Coughing is the body’s way of clearing the respiratory tract of free radicals that cause throat irritation. The nervous system will generally send signals to the brain and can eventually trigger a cough.
Coughing can also indicate a disease or health problem in the body. Especially if it lasts for several weeks and is accompanied by other symptoms, such as fever, flu, to yellow sputum or blood.
In addition, a prolonged, hard cough can irritate the lungs and cause more coughing. This condition is certainly very tiring, it can even cause a person to have difficulty sleeping, dizziness or fainting, headaches, urinary incontinence, vomiting, and broken ribs.
Causes of Cough
There are many things that can make a person experience cough symptoms. Some of them, namely:
- Irritant or allergen
- Strong odors (such as cleaners and perfumes)
- pet hair
- Certain medications, such as blood pressure medications known as ACE inhibitors.
Medical conditions that cause acute and subacute coughs, such as:
- Have a cold
- Acute bronchitis or bronchiolitis
- Whooping cough (also called pertussis)
- Acute second or third person exposure to cigarette smoke
Medical conditions that can cause a chronic cough, such as:
- Chronic bronchitis
- Chronic obstructive pulmonary disease (COPD) and other lung conditions
- Gastroesophageal reflux disease (GERD)
- Throat disorders, including vocal cord disorders
- Tetes postnasal
- Heart failure and other heart conditions
Types of Cough
There are many types of cough to know. Some names for coughs can describe how long they stay in the body until they have a different sound. Here’s the information.
Types of Cough according to Enduring Time
- An acute cough starts suddenly and lasts for two to three weeks.
- A subacute cough is a cough that persists after you have an infection and lasts for three to eight weeks.
- A chronic cough lasts more than eight weeks. A cough that lasts a long time can also be called a persistent cough.
- A refractory cough is a chronic cough that does not respond to treatment.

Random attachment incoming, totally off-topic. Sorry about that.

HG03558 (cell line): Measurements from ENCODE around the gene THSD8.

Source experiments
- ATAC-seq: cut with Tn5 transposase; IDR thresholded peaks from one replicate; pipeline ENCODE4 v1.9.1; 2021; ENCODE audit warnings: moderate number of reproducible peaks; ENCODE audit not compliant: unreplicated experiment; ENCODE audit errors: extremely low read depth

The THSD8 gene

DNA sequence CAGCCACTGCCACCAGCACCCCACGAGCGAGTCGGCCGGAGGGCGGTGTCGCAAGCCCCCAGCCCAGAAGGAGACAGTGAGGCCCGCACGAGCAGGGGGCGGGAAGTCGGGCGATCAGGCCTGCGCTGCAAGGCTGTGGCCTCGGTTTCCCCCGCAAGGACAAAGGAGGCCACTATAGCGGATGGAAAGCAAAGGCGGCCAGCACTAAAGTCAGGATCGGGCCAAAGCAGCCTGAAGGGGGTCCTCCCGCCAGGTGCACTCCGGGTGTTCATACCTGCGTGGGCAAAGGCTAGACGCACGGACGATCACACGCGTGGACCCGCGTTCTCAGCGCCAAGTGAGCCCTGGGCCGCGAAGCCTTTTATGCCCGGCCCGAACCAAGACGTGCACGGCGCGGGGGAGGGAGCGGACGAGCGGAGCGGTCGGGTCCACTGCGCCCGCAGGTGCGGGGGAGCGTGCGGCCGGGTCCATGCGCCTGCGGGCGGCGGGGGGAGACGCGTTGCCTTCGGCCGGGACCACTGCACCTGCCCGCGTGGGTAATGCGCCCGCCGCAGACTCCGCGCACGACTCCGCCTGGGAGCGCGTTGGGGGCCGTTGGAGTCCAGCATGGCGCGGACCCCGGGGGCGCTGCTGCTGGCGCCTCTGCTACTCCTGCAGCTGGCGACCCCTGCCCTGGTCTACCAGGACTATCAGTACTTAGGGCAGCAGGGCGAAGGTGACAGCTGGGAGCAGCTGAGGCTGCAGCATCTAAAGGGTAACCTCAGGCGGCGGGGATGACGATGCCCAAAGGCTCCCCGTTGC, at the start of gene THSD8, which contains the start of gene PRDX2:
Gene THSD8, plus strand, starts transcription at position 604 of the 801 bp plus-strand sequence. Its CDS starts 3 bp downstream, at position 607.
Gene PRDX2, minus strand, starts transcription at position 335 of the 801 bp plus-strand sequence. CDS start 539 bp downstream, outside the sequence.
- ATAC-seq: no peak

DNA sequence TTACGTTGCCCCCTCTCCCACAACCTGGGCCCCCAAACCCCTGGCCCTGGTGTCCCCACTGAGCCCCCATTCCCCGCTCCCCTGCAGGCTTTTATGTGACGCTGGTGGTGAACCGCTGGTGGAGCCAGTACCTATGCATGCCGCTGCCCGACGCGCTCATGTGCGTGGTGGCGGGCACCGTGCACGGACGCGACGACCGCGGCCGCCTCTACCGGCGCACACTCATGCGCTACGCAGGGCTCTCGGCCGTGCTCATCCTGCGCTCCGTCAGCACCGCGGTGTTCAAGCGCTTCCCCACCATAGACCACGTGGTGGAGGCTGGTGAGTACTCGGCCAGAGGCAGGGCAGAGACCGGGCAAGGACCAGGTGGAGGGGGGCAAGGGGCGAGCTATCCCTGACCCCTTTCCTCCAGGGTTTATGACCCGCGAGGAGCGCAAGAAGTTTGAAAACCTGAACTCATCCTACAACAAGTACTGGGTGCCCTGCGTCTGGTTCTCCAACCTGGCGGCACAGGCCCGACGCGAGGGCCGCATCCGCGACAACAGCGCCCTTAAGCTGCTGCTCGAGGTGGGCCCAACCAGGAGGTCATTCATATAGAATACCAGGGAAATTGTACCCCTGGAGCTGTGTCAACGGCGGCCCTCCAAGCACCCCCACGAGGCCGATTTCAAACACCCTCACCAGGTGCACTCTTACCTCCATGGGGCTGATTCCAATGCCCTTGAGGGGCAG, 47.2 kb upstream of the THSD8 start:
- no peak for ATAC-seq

Types of Cough Associated with Mucus
- A productive cough, or wet cough, is a cough that produces mucus or phlegm.
- Unproductive cough, or dry cough, not producing mucus or phlegm.
Types of Coughs That Have Different Sounds with Certain Conditions
- whooping. Pertussis, or whooping cough, is an infection that causes a cough that sounds like a “scream.”
- Barking. A cough that sounds like barking can be a sign of croup (a disease of the respiratory tract).
- Wheezing. This type of cough often occurs when a person has blocked airways. It can be associated with an infection, such as a cold, or a chronic condition, such as asthma.
How to Overcome Cough
Coping with cough can be done in various ways depending on the cause. For healthy adults, coughs will heal on their own if they are classified as mild coughs. Here are some ways to deal with cough disease.
- Make sure to drink enough water (at least 1.5 liters per day)
- Diligently wash your hands to keep your hands clean from viral and bacterial infections
- Try to get sun exposure every day (approximately 15-20 minutes per day)
- Avoid locations full of dust or dirt pollution
- Avoid excessive consumption of oily/spicy food in large quantities or too often
- Diligently consume fruits and vegetables and exercise regularly
- Check with your doctor if you have a cough for more than 2 weeks that doesn’t stop, or tends to recur every month.
- If you have a cough, wear a mask and apply cough/sneeze etiquette (cough/sneeze into the elbow)
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(suc / kna)